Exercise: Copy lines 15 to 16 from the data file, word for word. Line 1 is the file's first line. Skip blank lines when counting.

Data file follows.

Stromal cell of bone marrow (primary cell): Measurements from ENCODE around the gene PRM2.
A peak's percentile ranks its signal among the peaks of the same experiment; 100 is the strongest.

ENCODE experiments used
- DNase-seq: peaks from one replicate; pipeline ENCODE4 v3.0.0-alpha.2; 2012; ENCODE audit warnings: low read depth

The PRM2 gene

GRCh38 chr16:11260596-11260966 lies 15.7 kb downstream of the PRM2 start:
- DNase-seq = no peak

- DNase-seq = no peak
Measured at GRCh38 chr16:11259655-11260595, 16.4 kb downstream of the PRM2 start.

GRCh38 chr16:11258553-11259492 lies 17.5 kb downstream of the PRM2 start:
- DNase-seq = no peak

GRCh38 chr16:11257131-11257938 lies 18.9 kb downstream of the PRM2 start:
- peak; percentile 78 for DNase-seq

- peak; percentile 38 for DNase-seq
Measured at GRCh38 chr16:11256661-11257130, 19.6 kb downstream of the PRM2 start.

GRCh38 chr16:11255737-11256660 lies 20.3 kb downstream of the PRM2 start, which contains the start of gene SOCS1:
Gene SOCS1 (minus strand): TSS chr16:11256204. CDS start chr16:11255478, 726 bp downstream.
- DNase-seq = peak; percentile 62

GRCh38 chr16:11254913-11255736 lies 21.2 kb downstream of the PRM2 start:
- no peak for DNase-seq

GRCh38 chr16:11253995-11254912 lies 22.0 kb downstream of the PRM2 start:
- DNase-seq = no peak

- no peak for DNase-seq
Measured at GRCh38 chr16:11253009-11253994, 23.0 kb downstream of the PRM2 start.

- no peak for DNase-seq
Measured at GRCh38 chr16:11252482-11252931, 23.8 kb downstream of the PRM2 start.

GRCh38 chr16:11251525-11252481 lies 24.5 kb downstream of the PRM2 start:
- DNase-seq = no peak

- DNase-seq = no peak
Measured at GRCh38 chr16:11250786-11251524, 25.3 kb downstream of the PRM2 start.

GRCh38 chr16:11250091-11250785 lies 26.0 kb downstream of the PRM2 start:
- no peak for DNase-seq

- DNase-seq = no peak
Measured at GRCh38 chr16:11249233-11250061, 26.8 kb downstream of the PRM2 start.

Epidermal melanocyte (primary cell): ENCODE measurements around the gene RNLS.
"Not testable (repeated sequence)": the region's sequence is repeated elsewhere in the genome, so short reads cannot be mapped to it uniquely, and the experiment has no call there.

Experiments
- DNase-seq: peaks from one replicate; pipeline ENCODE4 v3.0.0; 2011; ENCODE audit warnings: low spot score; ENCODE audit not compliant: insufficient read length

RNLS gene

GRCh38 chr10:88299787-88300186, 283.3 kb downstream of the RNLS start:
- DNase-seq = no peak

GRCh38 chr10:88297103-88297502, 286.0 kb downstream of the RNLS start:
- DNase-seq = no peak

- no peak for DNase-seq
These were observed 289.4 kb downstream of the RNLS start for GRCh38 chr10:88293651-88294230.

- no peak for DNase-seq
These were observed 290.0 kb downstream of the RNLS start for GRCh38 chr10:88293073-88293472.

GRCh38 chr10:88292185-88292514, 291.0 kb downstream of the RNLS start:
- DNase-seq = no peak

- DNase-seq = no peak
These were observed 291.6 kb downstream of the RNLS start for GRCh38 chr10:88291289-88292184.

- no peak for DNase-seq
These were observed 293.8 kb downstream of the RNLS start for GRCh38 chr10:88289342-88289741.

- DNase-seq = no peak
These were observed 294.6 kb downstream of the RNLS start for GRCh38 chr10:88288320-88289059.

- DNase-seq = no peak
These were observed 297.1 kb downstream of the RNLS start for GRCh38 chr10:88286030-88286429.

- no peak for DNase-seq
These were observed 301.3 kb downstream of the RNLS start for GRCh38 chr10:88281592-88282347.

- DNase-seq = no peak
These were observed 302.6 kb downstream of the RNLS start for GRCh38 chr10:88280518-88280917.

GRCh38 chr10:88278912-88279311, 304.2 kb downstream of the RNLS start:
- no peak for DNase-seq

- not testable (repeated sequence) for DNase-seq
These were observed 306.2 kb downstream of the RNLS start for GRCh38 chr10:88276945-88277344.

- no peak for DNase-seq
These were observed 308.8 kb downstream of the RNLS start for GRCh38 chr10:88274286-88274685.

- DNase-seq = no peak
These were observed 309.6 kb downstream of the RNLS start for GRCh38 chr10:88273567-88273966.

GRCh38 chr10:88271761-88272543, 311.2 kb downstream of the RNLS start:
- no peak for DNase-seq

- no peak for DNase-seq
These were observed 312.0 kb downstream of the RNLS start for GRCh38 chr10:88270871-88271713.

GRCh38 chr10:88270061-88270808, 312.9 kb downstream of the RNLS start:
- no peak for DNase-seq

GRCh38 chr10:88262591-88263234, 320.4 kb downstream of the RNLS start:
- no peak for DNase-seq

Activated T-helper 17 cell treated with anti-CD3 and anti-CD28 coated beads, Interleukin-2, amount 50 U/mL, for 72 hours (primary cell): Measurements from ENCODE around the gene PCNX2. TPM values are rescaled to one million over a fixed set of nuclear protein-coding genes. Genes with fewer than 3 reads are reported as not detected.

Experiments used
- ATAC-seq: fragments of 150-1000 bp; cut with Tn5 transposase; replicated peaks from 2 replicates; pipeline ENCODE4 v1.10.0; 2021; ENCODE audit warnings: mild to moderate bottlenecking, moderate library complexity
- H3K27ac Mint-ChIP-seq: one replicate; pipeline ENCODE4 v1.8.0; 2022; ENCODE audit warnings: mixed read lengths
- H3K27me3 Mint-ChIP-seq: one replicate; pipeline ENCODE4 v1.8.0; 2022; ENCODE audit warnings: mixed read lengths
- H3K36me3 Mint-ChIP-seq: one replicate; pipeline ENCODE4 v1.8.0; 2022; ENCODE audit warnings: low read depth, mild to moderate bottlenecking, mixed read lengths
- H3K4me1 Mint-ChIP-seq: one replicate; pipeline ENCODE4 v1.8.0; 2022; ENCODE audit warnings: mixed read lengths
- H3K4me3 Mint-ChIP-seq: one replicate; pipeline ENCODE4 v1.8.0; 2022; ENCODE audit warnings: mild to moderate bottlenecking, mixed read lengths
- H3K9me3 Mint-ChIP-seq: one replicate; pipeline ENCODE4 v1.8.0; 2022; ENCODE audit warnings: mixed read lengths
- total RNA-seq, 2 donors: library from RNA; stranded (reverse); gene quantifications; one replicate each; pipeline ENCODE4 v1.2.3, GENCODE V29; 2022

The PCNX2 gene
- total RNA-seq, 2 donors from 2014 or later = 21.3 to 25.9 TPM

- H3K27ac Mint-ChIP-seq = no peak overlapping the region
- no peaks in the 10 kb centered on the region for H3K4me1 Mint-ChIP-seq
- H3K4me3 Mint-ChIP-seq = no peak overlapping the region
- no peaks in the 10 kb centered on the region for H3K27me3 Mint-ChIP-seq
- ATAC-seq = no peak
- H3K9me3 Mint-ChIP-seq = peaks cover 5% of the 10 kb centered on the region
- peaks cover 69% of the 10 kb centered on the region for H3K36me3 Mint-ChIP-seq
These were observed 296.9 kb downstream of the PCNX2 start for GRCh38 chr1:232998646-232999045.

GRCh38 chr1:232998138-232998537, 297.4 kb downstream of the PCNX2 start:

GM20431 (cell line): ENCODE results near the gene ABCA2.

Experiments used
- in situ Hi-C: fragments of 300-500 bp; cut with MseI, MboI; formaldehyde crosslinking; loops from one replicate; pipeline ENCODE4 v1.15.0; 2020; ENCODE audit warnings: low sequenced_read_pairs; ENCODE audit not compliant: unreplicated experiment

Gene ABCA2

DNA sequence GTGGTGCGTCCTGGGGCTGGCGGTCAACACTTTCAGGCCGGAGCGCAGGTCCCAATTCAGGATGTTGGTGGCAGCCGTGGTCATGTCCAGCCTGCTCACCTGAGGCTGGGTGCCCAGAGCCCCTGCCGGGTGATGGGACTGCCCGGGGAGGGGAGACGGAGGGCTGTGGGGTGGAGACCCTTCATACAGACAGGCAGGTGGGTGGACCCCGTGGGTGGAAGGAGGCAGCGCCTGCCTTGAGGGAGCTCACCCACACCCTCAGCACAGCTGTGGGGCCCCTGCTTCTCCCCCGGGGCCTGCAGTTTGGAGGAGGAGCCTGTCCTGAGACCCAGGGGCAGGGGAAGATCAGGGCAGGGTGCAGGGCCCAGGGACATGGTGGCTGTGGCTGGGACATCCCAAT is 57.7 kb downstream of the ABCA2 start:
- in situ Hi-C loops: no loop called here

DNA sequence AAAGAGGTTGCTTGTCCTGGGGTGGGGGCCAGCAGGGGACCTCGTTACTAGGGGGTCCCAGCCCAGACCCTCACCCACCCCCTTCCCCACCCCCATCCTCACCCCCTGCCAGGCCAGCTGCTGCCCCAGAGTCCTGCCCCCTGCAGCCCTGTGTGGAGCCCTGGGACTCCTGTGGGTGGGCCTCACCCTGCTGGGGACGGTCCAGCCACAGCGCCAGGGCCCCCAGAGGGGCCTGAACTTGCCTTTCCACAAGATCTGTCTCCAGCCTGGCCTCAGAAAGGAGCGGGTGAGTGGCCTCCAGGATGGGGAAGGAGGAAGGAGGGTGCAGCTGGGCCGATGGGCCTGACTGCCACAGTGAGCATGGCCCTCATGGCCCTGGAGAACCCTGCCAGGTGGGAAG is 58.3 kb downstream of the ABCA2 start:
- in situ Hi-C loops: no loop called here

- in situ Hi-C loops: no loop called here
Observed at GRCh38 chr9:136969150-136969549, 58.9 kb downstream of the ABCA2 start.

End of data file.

Measured at GRCh38 chr16:11256661-11257130, 19.6 kb downstream of the PRM2 start.

GRCh38 chr16:11255737-11256660 lies 20.3 kb downstream of the PRM2 start, which contains the start of gene SOCS1: